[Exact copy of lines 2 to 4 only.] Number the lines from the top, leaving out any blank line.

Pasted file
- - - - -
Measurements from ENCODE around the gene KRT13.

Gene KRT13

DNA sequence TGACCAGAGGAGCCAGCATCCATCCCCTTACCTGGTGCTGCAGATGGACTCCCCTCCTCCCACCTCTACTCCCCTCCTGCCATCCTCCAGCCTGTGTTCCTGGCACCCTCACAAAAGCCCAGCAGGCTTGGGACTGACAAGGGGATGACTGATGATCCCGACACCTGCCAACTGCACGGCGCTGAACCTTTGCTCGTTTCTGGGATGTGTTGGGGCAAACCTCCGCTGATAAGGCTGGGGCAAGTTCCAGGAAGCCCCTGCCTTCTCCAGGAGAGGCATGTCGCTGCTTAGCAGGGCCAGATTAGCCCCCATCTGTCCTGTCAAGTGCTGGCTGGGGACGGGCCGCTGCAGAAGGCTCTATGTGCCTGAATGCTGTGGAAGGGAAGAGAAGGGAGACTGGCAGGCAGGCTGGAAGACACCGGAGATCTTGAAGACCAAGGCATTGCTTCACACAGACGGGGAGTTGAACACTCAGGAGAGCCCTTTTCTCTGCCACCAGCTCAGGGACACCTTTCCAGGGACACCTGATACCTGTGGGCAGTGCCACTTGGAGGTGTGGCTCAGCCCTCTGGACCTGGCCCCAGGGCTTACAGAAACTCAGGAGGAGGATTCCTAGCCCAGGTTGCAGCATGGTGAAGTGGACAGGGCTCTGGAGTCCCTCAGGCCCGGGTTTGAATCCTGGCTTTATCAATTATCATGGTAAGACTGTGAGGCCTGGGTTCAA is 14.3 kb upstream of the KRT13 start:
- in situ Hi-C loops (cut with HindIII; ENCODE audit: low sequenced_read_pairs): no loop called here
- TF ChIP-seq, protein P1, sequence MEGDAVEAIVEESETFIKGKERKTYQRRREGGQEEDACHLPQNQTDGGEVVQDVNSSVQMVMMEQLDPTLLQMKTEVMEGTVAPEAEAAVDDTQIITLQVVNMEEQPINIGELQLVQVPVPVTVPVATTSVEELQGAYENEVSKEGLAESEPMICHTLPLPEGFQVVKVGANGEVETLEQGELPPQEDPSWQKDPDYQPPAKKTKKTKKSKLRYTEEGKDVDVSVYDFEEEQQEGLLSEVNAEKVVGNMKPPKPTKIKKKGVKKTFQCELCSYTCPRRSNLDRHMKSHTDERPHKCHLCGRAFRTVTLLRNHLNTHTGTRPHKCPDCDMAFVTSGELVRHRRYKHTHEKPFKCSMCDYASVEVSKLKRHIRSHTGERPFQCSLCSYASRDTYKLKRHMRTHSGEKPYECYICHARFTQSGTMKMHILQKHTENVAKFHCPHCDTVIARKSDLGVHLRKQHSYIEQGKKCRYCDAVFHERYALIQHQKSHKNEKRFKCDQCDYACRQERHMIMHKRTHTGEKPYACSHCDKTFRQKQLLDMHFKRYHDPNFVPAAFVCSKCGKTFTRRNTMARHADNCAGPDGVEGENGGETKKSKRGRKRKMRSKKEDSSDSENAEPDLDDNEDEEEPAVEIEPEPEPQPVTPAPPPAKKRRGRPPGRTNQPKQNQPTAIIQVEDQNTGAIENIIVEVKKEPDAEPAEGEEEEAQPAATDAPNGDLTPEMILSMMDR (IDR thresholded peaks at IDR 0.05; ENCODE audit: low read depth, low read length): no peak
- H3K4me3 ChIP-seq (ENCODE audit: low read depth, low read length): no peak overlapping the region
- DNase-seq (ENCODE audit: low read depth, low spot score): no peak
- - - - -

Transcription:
Gene KRT13

DNA sequence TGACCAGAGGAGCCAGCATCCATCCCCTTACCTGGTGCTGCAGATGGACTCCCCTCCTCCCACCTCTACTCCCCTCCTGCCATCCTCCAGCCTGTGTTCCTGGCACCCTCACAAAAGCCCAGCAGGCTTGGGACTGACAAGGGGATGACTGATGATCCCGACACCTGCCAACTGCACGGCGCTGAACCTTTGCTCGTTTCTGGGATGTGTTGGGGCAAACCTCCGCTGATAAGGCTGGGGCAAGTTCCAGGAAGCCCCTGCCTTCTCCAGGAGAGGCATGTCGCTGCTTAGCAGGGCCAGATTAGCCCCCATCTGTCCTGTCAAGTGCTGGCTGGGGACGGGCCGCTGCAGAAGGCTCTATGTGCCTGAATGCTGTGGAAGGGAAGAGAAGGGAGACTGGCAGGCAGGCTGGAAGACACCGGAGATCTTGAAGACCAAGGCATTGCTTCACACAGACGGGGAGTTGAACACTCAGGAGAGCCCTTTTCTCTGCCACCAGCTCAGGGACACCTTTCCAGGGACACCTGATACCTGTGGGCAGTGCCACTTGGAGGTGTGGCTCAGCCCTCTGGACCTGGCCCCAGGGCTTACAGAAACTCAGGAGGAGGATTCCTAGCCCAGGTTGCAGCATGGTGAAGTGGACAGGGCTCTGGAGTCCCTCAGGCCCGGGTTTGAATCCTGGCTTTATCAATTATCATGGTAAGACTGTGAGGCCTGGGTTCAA is 14.3 kb upstream of the KRT13 start:
- in situ Hi-C loops (cut with HindIII; ENCODE audit: low sequenced_read_pairs): no loop called here